Since it first emerged, encryption has long been held as one of the top data protection techniques available. This security approach enables the user to scramble the content of protected systems and documents and utilize a decryption key to decipher it. In this way, only authorized viewers – those with access to the key – are able to read the protected information.
Currently, encryption is leveraged in a range of different settings, including within enterprises, the armed forces, and to protect payment details on e-commerce websites. Although many are aware of the security advantages that encryption can offer, there is one main threat to its protection: the fact that some have yet to adopt it.
A lack of proper encryption
Lawfare contributor Paul Rosenzweig noted that for quite some time within the technology industry, it has become common knowledge that encryption, when deployed properly, can safeguard information against nearly any threat. However, many users – even those dealing with highly sensitive materials – have yet to implement it.
“Yet is has been the case for an equally long time that very few people actually use encryption to protect their vital secrets – not journalists, not criminals, and most assuredly not the … ‘average layman user.,'” Rosenzweig wrote.
He points to a bevy of reasons as to why this is the case, especially in the current environment where threats that could be mitigated by encryption seem to run rampant. Some users may not be aware of the staunch security encryption can offer, or others may simply think they will not fall victim to an attack.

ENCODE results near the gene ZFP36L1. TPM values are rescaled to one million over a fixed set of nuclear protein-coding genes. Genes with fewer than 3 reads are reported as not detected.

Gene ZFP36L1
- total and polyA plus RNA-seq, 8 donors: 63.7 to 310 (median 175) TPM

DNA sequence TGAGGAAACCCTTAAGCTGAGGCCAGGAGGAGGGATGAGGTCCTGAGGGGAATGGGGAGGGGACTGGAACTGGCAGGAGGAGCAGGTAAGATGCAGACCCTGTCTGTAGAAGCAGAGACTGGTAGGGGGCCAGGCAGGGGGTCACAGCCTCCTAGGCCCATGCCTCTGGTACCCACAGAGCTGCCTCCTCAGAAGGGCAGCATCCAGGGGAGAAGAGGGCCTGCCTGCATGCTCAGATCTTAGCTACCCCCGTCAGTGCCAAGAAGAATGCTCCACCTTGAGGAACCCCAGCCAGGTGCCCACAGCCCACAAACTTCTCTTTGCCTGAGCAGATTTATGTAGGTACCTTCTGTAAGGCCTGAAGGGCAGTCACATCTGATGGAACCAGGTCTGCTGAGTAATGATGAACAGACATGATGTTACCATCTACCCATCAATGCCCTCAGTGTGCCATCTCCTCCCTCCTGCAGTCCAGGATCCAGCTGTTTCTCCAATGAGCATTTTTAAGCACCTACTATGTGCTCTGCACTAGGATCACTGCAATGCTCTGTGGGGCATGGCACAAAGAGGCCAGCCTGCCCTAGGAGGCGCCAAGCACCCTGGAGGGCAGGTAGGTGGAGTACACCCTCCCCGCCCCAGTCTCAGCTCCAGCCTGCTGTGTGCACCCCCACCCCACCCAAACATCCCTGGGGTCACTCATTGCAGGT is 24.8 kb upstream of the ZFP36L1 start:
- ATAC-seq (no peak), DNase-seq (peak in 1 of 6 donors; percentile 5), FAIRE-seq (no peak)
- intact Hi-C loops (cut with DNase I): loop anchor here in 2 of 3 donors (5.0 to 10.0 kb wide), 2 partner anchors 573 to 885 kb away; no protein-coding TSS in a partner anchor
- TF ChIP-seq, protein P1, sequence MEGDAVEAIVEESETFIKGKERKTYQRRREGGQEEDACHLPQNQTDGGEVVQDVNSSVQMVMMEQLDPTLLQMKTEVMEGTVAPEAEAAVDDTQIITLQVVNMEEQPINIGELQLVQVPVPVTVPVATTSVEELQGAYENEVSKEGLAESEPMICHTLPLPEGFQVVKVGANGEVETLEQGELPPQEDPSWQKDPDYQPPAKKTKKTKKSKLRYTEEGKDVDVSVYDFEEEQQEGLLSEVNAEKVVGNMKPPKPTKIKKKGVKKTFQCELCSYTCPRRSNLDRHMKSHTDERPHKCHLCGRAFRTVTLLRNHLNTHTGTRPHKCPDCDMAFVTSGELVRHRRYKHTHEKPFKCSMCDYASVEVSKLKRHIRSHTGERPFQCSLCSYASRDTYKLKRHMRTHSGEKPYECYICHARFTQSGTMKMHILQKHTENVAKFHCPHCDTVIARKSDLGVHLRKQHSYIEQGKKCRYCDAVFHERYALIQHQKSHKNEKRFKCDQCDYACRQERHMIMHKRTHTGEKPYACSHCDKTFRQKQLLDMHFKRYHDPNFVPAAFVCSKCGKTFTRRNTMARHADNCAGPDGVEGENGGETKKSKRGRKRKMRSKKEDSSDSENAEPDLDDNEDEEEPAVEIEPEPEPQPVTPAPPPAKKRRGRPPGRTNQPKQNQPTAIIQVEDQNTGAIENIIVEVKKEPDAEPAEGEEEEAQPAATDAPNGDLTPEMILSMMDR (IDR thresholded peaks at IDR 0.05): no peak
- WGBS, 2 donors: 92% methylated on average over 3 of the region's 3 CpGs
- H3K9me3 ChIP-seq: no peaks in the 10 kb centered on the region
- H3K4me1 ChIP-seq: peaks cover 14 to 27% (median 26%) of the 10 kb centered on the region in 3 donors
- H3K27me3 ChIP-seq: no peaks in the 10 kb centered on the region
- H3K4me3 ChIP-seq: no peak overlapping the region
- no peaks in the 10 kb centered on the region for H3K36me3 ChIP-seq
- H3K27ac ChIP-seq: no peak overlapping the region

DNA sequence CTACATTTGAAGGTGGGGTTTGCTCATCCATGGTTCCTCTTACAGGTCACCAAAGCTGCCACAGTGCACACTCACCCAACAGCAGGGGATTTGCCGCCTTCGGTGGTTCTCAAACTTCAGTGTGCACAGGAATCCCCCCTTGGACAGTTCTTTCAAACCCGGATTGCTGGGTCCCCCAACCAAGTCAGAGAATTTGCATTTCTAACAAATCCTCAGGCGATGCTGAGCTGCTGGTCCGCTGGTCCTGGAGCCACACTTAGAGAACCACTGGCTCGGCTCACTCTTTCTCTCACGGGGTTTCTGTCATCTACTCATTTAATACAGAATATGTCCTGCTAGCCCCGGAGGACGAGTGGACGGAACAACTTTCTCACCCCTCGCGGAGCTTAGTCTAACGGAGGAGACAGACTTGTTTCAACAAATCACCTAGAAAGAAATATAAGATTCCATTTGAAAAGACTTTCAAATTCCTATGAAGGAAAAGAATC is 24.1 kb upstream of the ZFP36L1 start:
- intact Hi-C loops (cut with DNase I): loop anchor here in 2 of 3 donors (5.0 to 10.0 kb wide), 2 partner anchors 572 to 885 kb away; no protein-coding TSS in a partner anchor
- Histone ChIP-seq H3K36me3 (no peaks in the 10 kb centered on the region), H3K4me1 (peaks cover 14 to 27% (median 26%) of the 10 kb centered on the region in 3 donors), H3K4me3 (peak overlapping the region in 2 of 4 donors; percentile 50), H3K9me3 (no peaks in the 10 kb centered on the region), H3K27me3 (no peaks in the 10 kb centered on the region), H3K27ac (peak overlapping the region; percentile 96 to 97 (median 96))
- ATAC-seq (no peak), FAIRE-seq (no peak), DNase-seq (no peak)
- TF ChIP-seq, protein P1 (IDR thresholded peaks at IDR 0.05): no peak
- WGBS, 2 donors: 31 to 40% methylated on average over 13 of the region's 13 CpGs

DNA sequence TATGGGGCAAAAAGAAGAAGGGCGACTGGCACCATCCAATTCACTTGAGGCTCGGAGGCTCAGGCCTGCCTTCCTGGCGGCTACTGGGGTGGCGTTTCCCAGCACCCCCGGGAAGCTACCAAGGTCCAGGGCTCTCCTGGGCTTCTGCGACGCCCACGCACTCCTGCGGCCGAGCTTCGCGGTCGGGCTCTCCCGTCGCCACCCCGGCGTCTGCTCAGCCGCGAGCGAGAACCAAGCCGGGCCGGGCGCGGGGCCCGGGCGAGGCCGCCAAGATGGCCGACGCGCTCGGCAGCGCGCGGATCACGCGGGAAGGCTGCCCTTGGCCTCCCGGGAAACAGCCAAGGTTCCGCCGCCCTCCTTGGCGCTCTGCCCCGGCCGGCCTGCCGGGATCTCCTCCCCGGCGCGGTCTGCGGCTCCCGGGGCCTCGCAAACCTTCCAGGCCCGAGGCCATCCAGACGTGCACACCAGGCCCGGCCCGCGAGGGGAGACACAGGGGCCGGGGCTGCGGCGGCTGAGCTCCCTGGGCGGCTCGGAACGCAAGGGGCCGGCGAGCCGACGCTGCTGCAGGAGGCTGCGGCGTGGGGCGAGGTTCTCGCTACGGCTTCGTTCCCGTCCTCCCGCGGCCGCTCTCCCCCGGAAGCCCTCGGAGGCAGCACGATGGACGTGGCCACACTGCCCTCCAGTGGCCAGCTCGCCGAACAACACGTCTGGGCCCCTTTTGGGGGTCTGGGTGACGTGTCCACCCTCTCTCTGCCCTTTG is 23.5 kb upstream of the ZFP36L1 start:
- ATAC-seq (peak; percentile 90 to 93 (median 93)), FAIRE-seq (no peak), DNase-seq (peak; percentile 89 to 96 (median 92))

“Of all of these, I tend to think complexity and laziness lead the list – that is, most encryption programs are difficult to use and need to be installed,” Rosenzwieg pointed out. “They don’t have ‘one button’ applications and they are not ‘on’ by default.”
Whatever the reason, the end result is the same: Critical information – that is no doubt an attractive target to cybercriminals – goes unprotected.
Encryption best practices
In this spirit, it is important for all users to understand just how powerful encryption can be when it comes to guarding personal information and sensitive data belonging to a business. When applied correctly, encryption provides a near-bulletproof barrier against all unauthorized intrusion, ensuring that only those permitted to view the content are allowed to.